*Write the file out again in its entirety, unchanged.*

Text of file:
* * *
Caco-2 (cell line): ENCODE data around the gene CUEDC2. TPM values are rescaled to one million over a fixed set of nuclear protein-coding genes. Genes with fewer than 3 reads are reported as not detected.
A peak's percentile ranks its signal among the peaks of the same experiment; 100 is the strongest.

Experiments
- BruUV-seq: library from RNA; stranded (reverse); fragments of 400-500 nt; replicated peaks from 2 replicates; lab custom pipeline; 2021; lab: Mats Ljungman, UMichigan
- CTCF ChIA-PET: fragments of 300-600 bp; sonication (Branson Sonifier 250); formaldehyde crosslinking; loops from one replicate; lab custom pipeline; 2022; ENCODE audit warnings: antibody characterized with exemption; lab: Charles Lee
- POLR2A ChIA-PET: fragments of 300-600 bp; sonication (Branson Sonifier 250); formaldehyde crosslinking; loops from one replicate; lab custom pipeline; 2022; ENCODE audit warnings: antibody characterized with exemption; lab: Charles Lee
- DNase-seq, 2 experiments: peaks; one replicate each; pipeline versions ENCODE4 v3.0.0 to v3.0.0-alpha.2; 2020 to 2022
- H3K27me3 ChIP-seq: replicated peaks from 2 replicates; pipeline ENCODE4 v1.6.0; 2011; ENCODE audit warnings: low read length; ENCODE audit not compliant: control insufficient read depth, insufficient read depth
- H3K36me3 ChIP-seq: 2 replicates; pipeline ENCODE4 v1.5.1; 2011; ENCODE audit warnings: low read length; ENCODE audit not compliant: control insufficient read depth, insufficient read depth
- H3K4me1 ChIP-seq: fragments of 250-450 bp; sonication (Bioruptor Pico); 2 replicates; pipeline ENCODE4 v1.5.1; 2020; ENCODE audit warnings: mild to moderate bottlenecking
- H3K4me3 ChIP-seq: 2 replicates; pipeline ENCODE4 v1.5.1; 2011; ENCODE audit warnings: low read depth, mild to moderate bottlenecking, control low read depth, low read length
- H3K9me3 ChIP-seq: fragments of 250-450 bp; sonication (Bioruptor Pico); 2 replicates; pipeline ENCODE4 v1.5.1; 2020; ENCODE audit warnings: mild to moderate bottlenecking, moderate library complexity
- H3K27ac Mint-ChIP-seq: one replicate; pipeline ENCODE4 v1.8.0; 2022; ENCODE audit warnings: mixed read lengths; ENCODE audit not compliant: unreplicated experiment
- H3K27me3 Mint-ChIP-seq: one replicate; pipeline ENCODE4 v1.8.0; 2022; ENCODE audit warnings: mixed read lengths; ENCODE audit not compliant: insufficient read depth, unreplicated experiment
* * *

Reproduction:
Caco-2 (cell line): ENCODE data around the gene CUEDC2. TPM values are rescaled to one million over a fixed set of nuclear protein-coding genes. Genes with fewer than 3 reads are reported as not detected.
A peak's percentile ranks its signal among the peaks of the same experiment; 100 is the strongest.

Experiments
- BruUV-seq: library from RNA; stranded (reverse); fragments of 400-500 nt; replicated peaks from 2 replicates; lab custom pipeline; 2021; lab: Mats Ljungman, UMichigan
- CTCF ChIA-PET: fragments of 300-600 bp; sonication (Branson Sonifier 250); formaldehyde crosslinking; loops from one replicate; lab custom pipeline; 2022; ENCODE audit warnings: antibody characterized with exemption; lab: Charles Lee
- POLR2A ChIA-PET: fragments of 300-600 bp; sonication (Branson Sonifier 250); formaldehyde crosslinking; loops from one replicate; lab custom pipeline; 2022; ENCODE audit warnings: antibody characterized with exemption; lab: Charles Lee
- DNase-seq, 2 experiments: peaks; one replicate each; pipeline versions ENCODE4 v3.0.0 to v3.0.0-alpha.2; 2020 to 2022
- H3K27me3 ChIP-seq: replicated peaks from 2 replicates; pipeline ENCODE4 v1.6.0; 2011; ENCODE audit warnings: low read length; ENCODE audit not compliant: control insufficient read depth, insufficient read depth
- H3K36me3 ChIP-seq: 2 replicates; pipeline ENCODE4 v1.5.1; 2011; ENCODE audit warnings: low read length; ENCODE audit not compliant: control insufficient read depth, insufficient read depth
- H3K4me1 ChIP-seq: fragments of 250-450 bp; sonication (Bioruptor Pico); 2 replicates; pipeline ENCODE4 v1.5.1; 2020; ENCODE audit warnings: mild to moderate bottlenecking
- H3K4me3 ChIP-seq: 2 replicates; pipeline ENCODE4 v1.5.1; 2011; ENCODE audit warnings: low read depth, mild to moderate bottlenecking, control low read depth, low read length
- H3K9me3 ChIP-seq: fragments of 250-450 bp; sonication (Bioruptor Pico); 2 replicates; pipeline ENCODE4 v1.5.1; 2020; ENCODE audit warnings: mild to moderate bottlenecking, moderate library complexity
- H3K27ac Mint-ChIP-seq: one replicate; pipeline ENCODE4 v1.8.0; 2022; ENCODE audit warnings: mixed read lengths; ENCODE audit not compliant: unreplicated experiment
- H3K27me3 Mint-ChIP-seq: one replicate; pipeline ENCODE4 v1.8.0; 2022; ENCODE audit warnings: mixed read lengths; ENCODE audit not compliant: insufficient read depth, unreplicated experiment